(Karen Bleier/AFP/Getty Images)

Sometimes the only good news is that there wasn't more bad news.

Take the September jobs report. The economy added 142,000 jobs when it was expected to add 201,000. It also turned out it added 59,000 fewer jobs than we thought it did in July and August. The unemployment rate stayed at 5.1 percent mostly for the bad reason that there were fewer people looking for work. And people didn't get anything even resembling a raise, with average hourly earnings still up a measly 2.2 percent the past year. For whatever reason, the economy seems to have hit a rough patch.

Now, this is the part where I remind you that there is a lot of randomness in a single jobs report. These numbers will get revised and revised again, so what looks like a bad month now might not in November or December. But that isn't much of a silver lining. That's because we're not talking about one bad jobs report. We're talking about two bad ones. It's not clear why, but, as you can see below, the economy seemed to have stalled out at the end of the summer. It went from adding a three-month average of 324,000 jobs last December to 167,000 today. Maybe the rest of the world slowing down is dragging us down. Or maybe just the expectation that the Federal Reserve would start increasing interest rates was enough to put a brake on things. Or maybe it's just random.

Whatever it is, though, it's a good reason to hold off on raising rates for now. After all, inflation is well below the Fed's 2 percent target; core inflation, which strips out volatile food and energy prices to better predict future inflation, is too, and wages are barely rising themselves. In short, there is nothing to suggest that the Fed needs to hike rates to stop the economy from overheating. It might not even be properly heated right now.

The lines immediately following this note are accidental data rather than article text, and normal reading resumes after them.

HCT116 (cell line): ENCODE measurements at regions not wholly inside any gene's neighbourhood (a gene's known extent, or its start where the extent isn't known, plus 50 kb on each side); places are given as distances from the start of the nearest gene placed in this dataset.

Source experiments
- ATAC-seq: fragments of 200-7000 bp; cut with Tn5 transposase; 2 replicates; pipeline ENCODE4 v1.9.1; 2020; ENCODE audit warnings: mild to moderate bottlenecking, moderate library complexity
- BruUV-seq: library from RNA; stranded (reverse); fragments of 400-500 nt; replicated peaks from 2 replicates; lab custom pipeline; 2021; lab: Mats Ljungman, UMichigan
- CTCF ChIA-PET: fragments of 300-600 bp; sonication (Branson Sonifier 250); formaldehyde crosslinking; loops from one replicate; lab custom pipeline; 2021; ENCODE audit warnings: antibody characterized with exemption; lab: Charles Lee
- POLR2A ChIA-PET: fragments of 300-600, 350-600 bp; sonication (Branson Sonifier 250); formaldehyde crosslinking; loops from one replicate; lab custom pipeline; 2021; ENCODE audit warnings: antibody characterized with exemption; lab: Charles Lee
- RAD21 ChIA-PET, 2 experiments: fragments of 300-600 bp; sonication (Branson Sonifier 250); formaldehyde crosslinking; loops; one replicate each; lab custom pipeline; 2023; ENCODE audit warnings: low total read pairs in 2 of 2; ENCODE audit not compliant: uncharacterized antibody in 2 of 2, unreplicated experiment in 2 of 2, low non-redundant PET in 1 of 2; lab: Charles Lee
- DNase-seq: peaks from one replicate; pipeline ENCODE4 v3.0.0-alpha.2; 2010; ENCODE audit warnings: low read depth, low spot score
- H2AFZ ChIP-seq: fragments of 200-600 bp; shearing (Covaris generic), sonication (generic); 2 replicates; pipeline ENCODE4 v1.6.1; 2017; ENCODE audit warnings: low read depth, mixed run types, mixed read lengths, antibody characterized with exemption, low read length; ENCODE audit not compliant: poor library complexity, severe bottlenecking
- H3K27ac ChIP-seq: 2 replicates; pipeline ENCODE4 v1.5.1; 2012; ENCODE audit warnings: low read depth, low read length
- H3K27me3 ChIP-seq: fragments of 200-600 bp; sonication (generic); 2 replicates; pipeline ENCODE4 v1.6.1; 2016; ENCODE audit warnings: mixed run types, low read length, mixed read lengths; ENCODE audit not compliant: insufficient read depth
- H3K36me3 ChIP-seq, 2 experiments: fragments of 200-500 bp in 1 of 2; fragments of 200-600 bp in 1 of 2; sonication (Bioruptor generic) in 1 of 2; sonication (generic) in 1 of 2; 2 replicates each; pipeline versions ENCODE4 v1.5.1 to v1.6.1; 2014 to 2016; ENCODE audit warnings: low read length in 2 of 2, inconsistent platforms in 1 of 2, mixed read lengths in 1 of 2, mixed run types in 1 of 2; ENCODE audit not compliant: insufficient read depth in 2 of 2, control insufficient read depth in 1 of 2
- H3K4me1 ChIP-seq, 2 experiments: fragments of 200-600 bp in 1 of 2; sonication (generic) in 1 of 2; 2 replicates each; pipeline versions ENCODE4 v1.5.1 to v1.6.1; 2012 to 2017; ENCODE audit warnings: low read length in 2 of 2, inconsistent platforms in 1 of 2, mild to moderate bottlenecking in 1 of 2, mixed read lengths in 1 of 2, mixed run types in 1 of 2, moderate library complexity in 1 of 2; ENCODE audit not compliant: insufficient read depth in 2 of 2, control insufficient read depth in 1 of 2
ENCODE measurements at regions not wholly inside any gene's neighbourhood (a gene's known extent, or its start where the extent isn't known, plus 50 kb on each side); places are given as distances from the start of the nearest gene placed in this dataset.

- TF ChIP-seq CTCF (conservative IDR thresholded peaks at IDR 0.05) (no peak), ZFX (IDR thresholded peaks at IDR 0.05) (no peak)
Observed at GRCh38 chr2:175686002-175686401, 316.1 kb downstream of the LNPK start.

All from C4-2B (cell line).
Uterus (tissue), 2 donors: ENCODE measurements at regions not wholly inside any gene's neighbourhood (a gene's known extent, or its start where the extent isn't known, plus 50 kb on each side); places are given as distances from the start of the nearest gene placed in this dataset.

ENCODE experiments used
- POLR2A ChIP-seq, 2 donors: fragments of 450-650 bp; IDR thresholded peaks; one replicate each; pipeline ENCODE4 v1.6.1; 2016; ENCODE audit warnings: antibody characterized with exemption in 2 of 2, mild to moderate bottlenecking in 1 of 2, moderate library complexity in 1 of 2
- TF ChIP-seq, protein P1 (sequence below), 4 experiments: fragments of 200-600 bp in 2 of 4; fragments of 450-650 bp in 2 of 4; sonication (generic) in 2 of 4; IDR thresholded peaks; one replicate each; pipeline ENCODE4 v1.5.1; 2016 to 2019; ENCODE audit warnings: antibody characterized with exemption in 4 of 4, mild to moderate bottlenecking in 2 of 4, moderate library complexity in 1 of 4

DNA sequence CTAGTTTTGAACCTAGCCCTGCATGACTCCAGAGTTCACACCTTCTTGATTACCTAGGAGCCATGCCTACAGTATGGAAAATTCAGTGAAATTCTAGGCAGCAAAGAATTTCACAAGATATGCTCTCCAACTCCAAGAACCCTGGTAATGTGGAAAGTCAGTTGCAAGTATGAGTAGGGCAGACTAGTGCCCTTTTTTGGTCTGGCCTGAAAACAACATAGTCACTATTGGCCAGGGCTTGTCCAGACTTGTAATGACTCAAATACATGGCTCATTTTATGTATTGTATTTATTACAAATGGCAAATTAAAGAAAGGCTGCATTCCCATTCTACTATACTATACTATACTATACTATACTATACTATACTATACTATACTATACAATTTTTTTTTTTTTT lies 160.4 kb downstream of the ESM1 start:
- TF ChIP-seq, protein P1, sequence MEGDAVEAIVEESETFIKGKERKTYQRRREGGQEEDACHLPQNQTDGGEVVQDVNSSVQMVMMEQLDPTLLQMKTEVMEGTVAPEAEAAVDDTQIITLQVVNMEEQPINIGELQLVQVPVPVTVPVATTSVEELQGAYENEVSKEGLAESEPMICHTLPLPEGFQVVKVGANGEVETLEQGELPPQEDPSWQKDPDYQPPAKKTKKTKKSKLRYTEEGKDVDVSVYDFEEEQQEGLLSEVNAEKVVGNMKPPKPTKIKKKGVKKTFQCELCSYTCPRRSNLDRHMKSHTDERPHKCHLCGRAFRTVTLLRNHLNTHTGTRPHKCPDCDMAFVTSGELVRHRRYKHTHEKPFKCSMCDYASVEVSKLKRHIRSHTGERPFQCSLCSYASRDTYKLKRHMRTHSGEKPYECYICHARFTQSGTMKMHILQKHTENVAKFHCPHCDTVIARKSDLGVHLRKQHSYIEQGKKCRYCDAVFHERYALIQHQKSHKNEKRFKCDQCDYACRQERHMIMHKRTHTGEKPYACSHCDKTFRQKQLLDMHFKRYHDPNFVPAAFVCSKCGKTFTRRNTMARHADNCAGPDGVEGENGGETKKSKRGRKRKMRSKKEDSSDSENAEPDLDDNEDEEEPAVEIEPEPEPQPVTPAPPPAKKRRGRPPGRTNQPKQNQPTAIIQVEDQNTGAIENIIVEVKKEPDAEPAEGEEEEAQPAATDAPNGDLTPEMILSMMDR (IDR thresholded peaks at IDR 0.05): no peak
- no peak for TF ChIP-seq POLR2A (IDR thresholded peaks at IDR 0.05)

The most important word there is "might." We just don't know how much we should or shouldn't worry about this. Now, if you're a glass-half-full kind of person, you might point out that job growth was always going to come down as the pool of unemployed workers did. And that besides, 140,000 jobs a month should still be enough to bring unemployment down when, due to our aging workforce, we probably only need 80,000 now to keep things from getting worse. On the other hand, if that glass strikes you as half empty, you might reply that, sure, job growth was supposed to slow down, but by this much? The economy is creating half as many jobs as it was at the beginning of the year, and that might not be a fluke when you look at how much the rest of the world seems to be struggling. Maybe markets knew something when they sold off in August.

The thing about raising rates, though, is that you have to be sure. Now, increasing interest rates by 0.25 percentage points might not sound like a lot—and it isn't—but increasing them in the face of a weak economy would tell markets that the Fed is determined to do so no matter what. That would make people expect more interest rate hikes than they did before, which, in turn, would hurt the economy enough that the Fed would probably have to reverse course back to zero. That, at least, is what has happened to every other country that has tried to raise rates from zero in the past decade. And that's why you shouldn't try to do so unless you know you need to do so. If you raise rates before you should, you'll end up having to cut them before you want, and get stuck back at zero for longer than you otherwise would have been.

The only thing we know is we don't know if we should raise rates—which is enough reason not to.